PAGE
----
A state ethics administrator found that Gunderson and Moroney did not violate the state’s ethics code in their handling of the case. Jonathan Becker, head of the state Division of Ethics and Accountability, said the state’s ethics code did not prohibit Gunderson’s participation because he received the contributions as a legislator, a position he no longer holds.

Critics say the handling of the case raises questions about whether the political and business ties of top DNR administrators appointed by Gov. Scott Walker are influencing their handling of law enforcement cases.

Kathleen Falk, a Democratic candidate for governor, renewed her call Sunday for Stepp’s immediate removal as DNR secretary. In a statement, Falk said the report shows “a dangerous culture of cronyism and favoritism” and said if elected governor she would conduct a top-to-bottom review of the agency to remove any political interference.

Enforcement by the DNR has dropped in the past two years, with the issuance of violation notices reaching a 12-year low last year. Referrals to the Department of Justice also are down, from the 12-year annual average of 65 to 21 in 2011.

Stepp and other administrators blame the drop on lack of staff and a change in philosophy that emphasizes cooperation with businesses and bringing violators into compliance earlier rather than relying on prosecution.

In a statement Friday, the governor’s office praised the DNR’s approach.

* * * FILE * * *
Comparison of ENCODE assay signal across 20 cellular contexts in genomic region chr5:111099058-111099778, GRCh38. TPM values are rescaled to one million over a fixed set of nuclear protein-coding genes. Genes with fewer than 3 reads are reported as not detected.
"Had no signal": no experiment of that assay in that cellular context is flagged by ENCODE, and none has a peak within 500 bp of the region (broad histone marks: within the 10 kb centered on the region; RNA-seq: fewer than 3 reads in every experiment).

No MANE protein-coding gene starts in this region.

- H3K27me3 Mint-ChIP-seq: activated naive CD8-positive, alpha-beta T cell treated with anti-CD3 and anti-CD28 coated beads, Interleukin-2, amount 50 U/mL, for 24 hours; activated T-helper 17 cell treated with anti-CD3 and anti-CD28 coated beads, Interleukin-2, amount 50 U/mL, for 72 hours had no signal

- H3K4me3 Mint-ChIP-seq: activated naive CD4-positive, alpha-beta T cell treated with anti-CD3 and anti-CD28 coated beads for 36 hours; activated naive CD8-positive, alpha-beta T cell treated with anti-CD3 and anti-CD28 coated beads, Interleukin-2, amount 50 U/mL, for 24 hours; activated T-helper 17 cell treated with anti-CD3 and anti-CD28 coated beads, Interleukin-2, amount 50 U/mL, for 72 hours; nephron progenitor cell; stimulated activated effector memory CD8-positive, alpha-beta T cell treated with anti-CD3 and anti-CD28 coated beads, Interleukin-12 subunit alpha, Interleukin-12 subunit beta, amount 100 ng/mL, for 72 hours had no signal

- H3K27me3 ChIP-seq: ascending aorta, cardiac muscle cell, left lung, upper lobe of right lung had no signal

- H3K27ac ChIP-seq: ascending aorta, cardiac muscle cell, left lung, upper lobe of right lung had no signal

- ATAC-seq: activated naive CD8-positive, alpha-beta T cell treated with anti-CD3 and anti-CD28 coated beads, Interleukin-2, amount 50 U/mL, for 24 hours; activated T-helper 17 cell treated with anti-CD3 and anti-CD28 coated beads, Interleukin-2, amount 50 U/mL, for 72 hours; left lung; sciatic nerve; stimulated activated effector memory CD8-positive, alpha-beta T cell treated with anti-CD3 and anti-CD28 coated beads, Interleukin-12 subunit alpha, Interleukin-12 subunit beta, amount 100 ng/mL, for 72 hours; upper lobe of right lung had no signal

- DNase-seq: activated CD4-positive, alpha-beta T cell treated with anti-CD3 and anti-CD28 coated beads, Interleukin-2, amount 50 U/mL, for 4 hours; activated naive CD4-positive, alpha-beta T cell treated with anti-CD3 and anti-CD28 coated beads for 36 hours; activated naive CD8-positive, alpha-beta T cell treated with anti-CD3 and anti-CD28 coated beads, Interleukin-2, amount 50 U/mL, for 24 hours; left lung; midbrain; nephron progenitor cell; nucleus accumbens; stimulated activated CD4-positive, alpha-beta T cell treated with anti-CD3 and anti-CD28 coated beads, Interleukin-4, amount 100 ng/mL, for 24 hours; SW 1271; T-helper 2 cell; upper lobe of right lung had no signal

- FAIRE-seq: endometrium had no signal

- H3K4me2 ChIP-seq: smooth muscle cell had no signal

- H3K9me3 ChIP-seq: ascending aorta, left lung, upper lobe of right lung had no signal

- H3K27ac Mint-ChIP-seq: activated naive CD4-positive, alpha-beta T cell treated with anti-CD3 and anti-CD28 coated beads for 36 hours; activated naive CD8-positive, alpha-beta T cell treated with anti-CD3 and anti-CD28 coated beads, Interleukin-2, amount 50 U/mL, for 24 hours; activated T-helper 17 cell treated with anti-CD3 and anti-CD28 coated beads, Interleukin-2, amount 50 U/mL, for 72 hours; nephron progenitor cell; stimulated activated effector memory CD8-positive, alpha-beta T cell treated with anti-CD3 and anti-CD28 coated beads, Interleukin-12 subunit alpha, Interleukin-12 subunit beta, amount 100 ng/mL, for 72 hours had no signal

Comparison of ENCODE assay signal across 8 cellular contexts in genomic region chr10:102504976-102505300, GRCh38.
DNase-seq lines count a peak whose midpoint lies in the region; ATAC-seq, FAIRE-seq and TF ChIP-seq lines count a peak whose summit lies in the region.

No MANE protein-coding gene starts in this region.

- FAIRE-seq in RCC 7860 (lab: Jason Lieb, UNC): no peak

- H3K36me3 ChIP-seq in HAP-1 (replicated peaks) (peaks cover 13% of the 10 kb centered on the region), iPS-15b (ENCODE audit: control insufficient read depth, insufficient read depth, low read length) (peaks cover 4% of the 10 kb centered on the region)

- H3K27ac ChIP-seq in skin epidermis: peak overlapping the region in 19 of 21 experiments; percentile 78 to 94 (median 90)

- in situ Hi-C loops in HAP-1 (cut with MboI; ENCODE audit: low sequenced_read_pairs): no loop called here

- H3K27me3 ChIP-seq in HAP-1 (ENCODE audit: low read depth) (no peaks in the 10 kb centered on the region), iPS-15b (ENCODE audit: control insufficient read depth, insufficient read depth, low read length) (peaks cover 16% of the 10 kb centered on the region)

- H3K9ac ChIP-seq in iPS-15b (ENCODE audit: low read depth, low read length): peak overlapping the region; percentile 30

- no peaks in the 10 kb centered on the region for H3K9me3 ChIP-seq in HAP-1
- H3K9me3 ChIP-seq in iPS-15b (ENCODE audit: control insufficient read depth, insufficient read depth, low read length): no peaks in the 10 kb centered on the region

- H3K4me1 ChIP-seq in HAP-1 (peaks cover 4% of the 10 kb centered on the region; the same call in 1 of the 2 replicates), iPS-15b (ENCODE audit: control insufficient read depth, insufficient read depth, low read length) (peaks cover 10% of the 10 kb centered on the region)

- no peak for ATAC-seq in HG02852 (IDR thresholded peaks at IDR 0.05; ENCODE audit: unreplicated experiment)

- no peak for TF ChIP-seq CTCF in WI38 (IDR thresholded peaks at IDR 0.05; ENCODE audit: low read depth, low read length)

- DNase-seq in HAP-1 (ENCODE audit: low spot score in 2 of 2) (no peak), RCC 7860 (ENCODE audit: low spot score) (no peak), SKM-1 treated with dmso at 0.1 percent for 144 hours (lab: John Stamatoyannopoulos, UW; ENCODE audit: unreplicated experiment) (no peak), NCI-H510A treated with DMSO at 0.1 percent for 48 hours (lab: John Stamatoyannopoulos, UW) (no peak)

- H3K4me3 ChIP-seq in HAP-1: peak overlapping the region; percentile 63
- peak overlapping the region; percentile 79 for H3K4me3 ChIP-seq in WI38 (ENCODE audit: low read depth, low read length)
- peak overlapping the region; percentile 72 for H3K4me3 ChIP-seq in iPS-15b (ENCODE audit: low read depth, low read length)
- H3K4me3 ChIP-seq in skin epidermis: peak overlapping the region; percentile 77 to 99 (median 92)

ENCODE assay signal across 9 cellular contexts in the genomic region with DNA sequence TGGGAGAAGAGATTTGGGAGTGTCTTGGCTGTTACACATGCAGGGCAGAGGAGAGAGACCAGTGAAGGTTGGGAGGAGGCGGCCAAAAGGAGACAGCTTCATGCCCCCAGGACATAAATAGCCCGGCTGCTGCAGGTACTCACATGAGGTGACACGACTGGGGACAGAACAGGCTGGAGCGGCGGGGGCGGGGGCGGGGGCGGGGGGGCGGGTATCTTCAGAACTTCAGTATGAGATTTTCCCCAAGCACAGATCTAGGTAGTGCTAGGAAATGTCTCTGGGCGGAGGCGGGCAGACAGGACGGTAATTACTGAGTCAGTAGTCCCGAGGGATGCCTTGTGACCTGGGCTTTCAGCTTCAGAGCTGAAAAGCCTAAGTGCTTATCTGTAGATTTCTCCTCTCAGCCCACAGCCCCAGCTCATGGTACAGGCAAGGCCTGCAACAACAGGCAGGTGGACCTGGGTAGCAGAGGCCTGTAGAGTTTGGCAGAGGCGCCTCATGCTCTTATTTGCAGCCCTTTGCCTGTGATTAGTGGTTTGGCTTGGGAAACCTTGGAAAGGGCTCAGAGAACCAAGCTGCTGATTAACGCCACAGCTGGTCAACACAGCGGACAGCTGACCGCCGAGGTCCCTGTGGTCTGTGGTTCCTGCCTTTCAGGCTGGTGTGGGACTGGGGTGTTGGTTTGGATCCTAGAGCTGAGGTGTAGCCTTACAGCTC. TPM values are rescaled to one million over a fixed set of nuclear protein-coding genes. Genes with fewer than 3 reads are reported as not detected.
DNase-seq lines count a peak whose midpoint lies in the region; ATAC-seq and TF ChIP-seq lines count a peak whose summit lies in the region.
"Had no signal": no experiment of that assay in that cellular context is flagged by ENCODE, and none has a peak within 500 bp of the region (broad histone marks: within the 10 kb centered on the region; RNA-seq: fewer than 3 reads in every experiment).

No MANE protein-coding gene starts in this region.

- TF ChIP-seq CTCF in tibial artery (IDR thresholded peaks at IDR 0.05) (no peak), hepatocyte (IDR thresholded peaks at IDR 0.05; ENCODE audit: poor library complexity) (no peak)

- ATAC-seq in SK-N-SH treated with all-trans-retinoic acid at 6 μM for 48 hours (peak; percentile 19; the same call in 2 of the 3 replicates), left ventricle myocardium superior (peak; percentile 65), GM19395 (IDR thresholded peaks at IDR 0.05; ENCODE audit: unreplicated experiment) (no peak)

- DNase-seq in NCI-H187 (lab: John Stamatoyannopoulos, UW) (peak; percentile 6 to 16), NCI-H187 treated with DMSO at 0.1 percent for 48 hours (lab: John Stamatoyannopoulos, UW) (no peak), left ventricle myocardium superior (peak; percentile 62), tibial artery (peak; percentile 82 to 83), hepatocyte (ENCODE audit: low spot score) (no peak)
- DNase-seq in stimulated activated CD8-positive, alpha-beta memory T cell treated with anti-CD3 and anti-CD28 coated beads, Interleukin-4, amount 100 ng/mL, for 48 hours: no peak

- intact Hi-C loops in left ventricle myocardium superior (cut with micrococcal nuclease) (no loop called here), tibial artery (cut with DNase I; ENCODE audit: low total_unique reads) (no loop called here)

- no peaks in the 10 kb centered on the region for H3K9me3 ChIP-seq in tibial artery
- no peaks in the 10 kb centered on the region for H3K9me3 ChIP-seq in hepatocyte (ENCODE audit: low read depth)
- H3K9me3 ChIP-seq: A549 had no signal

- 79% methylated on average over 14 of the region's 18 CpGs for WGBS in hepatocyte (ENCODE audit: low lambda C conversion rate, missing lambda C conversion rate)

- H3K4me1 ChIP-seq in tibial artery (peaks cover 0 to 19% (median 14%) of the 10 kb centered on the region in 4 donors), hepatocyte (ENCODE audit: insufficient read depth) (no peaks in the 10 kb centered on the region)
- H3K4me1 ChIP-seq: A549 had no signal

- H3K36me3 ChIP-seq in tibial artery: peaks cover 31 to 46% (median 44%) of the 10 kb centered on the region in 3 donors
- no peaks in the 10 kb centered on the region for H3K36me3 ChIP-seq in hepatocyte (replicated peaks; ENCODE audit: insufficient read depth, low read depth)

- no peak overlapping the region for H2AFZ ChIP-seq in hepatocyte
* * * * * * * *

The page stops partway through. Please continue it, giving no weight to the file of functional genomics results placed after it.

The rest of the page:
“Increasing compliance and decreasing the number of environmental regulation violations is a good thing for Wisconsin’s valuable natural resources, Wisconsin residents, tourism, our economy and ultimately for the next generation,” Walker spokesman Cullen Werwie wrote.

According to the staff memorandum requesting referral to the Justice Department, Herr Environmental’s records showed the company may have spread human waste on Jefferson County farm fields in 2009 at three times the levels allowed by its permit. The fields are adjacent to about 30 residences in a rural Jefferson County subdivision as well as five neighboring farms. About 40 drinking water wells are nearby, according to DNR documents.

Wastewater specialist and lead investigator David Bolha said he and other agency staff feared potential threats to public health, including possibly dangerous levels of nitrates in wells.

“Our recommendation, looking at this with my staff, was that we felt this was serious enough for the DOJ rather than citations,” said Saji Villoth, a DNR environmental enforcement specialist in Milwaukee.

Gunderson said he hardly recalled reading Villoth’s referral and said the potential health implications of Herr’s actions were not discussed at length in the meetings he had with staff. Instead, records show Gunderson and other DNR administrators sought to iron out the problem in meetings with Herr and Herr’s state representative, Joel Kleefisch, R-Oconomowoc, who interceded on his behalf. Kleefisch is married to Lt. Gov. Rebecca Kleefisch.

Herr did not respond to telephone and email requests for comment from the State Journal.

Information from: Wisconsin State Journal,